Heritage Cubes provide more than safe storage space for collections that would otherwise be kept in lofts or sheds. Julie Nightingale discovers how the museum quality community stores works in practice
Several aluminium boxes, some shelf space and a smattering of cupboards, tall and small.
It may not sound like the most sophisticated storage facility in the world but this relatively simply idea, called the Heritage Cubes, has added a fresh dimension to efforts by museums in the north east of England to kindle new relationships with local people.
How it works
The Heritage Cubes project, the brainchild of Beamish, the North of England Open-Air Museum, and Tyne and Wear Museums, invites local community groups to put their collections in a bona fide museum store, rather than dispersed around members’ attics, under beds and in spare rooms.
Groups that have never had the wherewithal to unite their collection in one place can now put a roof over its head.
Depending on the nature and size of the collection, groups can choose from the aluminium boxes (70cm x 80cm x 60cm) plus a mixture of shelf space, upright cupboards and filing cabinets. There are 26 cubes, seven double cupboards, four filing cabinets and two plan chests plus shelf space.
One group, a branch of the Embroiderers’ Guild, has its own storage boxes, which it keeps on the shelves, for example. Groups have to provide an inventory of their collection for security.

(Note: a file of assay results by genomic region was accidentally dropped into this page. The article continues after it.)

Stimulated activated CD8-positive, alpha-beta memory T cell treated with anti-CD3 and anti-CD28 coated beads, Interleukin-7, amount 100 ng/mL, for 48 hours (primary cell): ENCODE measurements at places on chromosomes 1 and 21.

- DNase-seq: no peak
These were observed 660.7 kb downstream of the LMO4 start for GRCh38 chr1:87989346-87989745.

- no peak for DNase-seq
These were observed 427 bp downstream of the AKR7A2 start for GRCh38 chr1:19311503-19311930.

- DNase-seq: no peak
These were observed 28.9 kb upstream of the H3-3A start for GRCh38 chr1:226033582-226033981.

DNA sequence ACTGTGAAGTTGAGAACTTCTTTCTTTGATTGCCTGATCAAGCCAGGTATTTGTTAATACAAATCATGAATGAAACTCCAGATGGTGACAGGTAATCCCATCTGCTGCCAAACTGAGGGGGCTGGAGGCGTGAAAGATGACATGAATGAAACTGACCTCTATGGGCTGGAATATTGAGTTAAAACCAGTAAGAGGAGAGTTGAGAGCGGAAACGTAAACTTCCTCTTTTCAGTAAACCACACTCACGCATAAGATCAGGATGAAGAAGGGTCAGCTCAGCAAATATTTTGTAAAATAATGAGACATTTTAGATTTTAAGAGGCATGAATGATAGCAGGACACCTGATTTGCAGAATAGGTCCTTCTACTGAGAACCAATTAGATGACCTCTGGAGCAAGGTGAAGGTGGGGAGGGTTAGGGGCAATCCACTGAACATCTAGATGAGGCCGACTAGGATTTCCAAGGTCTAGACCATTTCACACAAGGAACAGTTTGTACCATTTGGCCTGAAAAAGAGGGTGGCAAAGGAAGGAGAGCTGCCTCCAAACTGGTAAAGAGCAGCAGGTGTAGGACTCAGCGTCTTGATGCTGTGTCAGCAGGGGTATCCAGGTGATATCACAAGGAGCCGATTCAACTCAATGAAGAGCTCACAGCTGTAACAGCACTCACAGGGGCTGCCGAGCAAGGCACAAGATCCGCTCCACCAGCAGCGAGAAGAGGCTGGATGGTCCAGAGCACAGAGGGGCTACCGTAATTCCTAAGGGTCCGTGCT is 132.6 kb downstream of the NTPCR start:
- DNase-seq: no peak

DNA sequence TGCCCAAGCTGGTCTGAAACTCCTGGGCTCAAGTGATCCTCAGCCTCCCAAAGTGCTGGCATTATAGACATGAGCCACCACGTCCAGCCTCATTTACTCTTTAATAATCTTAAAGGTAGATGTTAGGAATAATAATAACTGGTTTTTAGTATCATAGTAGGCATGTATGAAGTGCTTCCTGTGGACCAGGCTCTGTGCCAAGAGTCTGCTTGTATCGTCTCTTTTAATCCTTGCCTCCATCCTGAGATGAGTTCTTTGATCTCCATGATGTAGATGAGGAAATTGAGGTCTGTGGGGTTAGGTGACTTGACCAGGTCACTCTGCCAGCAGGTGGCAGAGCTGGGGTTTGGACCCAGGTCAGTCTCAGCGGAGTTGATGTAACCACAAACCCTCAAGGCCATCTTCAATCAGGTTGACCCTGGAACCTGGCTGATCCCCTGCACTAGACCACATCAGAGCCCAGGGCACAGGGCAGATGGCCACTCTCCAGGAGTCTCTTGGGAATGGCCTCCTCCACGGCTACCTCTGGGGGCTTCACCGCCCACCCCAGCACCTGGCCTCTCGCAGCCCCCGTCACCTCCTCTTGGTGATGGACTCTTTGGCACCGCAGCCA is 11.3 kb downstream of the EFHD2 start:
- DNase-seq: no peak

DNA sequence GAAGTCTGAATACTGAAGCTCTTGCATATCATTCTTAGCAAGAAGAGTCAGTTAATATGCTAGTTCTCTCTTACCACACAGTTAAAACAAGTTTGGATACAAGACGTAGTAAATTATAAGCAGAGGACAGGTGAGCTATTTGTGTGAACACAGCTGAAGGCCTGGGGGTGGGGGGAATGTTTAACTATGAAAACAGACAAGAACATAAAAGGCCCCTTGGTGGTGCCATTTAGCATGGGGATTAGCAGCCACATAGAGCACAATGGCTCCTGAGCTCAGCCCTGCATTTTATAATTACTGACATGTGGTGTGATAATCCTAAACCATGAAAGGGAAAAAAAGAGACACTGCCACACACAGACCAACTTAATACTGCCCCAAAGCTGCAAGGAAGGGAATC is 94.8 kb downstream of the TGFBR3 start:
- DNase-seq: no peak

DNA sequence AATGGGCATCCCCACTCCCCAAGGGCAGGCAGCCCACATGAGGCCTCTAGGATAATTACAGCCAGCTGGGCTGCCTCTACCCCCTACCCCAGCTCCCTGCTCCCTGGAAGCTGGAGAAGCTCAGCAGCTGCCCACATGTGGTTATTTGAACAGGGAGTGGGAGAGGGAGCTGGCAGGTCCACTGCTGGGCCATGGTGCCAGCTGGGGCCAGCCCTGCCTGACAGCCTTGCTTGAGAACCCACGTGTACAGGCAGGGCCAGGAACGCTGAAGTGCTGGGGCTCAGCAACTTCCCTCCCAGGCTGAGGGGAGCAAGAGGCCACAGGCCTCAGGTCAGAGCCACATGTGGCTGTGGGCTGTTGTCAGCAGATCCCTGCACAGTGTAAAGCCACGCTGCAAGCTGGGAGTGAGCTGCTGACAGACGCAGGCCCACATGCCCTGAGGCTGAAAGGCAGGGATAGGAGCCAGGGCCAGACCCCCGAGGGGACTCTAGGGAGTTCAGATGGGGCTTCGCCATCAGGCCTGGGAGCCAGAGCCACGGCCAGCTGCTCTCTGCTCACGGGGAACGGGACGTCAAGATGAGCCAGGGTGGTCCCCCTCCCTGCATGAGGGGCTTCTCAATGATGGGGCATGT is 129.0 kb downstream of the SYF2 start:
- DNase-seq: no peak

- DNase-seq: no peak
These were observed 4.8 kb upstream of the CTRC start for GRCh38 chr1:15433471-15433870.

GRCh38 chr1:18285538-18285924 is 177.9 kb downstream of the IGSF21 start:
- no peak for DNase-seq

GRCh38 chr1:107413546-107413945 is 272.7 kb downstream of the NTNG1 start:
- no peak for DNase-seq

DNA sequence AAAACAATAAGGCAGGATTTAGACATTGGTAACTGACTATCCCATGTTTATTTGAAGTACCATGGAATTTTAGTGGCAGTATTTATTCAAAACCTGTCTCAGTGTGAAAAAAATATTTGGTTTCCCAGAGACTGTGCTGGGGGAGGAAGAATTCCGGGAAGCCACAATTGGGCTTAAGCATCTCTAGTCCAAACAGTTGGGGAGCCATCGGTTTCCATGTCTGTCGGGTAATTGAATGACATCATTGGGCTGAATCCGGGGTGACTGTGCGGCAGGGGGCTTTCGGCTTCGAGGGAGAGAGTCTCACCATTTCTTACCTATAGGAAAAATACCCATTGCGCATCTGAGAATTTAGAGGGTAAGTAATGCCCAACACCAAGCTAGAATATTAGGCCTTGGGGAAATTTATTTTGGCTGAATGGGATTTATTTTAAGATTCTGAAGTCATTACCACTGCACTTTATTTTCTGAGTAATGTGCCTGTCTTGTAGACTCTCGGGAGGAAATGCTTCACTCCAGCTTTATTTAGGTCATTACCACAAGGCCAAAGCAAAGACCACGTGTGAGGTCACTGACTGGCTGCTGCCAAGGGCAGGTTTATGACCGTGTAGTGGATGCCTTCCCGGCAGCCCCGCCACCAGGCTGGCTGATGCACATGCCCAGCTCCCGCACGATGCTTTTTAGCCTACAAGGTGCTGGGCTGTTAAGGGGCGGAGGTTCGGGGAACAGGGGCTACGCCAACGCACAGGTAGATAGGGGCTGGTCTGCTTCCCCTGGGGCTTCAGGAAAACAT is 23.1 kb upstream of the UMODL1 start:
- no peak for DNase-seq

The self-storage is not open to all-comers, and items are not accepted from individuals. Instead, the collections access team targets groups that are offering their collections for research purposes, putting them on display, or otherwise actively using them.
Once involved, groups are encouraged to learn about collections care, meet the public and share their expertise with museum staff and vice versa. There is also a collections study room that community groups can use to work on their collections, and opportunities for collaboration with other groups to mount small exhibitions.
“They can’t just leave their collections and disappear,” says Helen Barker, collections access team assistant at Beamish, where the Heritage Cubes are to be found.
“The idea is that groups store collections here and think about how to move forward and develop them. The Embroiderers’ Guild, for example, is looking to develop its own centre, and the South Moor Junior Football Club has a collection stored here but is hoping to build a pavilion, so they will move on.”